To determine the mass of a single proton still more accurate – a group of physicists led by Klaus Blaum and Sven Sturm of the Max Planck Institute for Nuclear...

Im Focus: On the way to a biological alternative

A bacterial enzyme enables reactions that open up alternatives to key industrial chemical processes

The research team of Prof. Dr. Oliver Einsle at the University of Freiburg's Institute of Biochemistry has long been exploring the functioning of nitrogenase....

Im Focus: The 1 trillion tonne iceberg

Larsen C Ice Shelf rift finally breaks through

A one trillion tonne iceberg - one of the biggest ever recorded -- has calved away from the Larsen C Ice Shelf in Antarctica, after a rift in the ice,...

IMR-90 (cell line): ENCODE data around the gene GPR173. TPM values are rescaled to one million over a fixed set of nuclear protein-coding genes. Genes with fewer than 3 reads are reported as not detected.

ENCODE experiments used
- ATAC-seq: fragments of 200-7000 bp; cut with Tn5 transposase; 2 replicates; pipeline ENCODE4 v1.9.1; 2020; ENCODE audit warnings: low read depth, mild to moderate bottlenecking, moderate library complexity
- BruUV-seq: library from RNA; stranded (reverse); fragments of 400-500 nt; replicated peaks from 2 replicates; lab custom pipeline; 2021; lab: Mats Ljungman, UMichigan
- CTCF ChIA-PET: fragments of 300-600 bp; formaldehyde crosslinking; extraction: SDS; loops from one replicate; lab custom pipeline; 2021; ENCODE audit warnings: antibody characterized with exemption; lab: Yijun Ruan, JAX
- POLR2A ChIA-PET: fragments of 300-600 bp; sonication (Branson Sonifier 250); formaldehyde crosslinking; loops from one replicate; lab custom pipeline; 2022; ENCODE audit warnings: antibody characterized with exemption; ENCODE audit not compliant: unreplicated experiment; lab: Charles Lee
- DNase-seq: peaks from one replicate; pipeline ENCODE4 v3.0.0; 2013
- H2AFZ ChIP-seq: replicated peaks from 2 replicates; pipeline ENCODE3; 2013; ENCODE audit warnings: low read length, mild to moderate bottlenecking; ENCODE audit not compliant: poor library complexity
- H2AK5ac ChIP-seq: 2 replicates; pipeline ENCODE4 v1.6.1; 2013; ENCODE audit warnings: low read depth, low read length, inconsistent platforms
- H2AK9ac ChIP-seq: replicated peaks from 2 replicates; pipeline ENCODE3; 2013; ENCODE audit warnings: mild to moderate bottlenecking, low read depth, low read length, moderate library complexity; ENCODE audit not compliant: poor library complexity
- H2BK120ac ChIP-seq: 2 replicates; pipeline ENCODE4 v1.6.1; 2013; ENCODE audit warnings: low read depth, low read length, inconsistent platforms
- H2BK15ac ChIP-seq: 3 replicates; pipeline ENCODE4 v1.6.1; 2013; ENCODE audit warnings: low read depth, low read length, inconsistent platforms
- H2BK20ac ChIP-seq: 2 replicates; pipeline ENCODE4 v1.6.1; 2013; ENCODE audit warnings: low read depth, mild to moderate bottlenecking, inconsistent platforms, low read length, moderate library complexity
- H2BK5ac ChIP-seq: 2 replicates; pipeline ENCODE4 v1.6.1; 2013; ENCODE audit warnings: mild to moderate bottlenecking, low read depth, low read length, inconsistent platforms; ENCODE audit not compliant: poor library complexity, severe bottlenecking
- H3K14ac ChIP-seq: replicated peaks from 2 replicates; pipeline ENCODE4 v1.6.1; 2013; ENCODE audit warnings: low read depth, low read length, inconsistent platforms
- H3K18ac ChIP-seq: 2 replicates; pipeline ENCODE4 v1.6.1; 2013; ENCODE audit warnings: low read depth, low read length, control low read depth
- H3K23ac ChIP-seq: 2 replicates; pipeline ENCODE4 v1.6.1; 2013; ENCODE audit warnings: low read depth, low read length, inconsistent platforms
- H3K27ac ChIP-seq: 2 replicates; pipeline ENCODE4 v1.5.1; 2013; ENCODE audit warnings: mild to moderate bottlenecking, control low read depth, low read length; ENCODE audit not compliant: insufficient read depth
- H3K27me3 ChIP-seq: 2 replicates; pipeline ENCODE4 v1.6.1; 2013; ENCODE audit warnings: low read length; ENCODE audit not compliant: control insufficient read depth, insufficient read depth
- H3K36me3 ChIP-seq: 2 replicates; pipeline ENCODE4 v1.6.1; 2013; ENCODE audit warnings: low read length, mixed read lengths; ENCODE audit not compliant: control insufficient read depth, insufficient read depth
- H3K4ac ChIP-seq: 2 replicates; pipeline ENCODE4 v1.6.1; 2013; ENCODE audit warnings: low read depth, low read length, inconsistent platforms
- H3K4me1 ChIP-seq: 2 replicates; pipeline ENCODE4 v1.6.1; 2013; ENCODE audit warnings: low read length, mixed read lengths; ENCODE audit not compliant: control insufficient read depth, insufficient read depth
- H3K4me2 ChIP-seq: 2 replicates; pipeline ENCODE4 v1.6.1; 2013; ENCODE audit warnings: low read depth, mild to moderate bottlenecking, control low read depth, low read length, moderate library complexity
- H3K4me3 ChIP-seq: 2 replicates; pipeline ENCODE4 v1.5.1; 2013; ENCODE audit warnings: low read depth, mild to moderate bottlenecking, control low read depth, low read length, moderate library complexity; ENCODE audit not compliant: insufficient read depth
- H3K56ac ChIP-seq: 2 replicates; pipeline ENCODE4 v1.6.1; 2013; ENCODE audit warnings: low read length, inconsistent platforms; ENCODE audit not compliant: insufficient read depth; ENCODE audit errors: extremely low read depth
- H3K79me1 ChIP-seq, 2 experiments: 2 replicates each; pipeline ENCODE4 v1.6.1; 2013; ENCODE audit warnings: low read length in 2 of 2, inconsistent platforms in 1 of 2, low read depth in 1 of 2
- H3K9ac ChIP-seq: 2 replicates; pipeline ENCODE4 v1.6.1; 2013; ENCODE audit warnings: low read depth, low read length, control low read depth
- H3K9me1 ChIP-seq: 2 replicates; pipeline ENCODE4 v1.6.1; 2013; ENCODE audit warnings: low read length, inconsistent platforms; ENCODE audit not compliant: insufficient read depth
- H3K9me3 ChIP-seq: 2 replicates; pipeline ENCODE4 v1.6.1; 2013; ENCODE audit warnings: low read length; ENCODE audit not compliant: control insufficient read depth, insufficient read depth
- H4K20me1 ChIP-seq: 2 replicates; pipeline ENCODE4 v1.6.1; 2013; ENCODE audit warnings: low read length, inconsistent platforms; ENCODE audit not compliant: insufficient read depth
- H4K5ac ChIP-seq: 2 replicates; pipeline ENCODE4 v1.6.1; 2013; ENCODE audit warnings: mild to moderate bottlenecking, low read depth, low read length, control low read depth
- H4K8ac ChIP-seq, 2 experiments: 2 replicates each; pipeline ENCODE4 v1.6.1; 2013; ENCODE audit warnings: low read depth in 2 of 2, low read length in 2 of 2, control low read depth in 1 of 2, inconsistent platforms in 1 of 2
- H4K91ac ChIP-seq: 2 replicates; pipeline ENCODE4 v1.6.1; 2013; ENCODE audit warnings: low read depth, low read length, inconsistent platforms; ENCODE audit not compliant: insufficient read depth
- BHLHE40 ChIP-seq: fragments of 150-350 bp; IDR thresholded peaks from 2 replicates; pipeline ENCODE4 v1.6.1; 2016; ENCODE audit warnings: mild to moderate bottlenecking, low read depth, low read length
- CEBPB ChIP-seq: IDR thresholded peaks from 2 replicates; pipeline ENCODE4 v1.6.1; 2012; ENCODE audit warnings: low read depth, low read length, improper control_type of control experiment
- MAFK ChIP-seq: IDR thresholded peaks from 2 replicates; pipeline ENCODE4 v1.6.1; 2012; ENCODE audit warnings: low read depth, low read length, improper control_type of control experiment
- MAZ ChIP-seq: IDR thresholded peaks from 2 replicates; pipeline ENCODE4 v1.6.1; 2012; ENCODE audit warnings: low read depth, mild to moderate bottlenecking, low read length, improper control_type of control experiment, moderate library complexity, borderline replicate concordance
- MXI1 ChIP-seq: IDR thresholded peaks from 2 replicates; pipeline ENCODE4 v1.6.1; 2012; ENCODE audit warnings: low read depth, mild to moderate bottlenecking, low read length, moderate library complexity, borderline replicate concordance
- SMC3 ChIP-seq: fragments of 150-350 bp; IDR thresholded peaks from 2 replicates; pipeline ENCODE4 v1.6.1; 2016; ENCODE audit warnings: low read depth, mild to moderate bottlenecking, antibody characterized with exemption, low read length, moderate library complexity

Im Focus: Laser-cooled ions contribute to better understanding of friction

Physics supports biology: Researchers from PTB have developed a model system to investigate friction phenomena with atomic precision

Friction: what you want from car brakes, otherwise rather a nuisance. In any case, it is useful to know as precisely as possible how friction phenomena arise –...

All Focus news of the innovation-report >>>

Anzeige

Anzeige

Event News

Closing the Sustainability Circle: Protection of Food with Biobased Materials

21.07.2017 | Event News

»We are bringing Additive Manufacturing to SMEs«

19.07.2017 | Event News

The technology with a feel for feelings

12.07.2017 | Event News

 
Latest News

NASA looks to solar eclipse to help understand Earth's energy system

21.07.2017 | Earth Sciences

Stanford researchers develop a new type of soft, growing robot

21.07.2017 | Power and Electrical Engineering

Vortex photons from electrons in circular motion

21.07.2017 | Physics and Astronomy

VideoLinks
B2B-VideoLinks
More VideoLinks >>>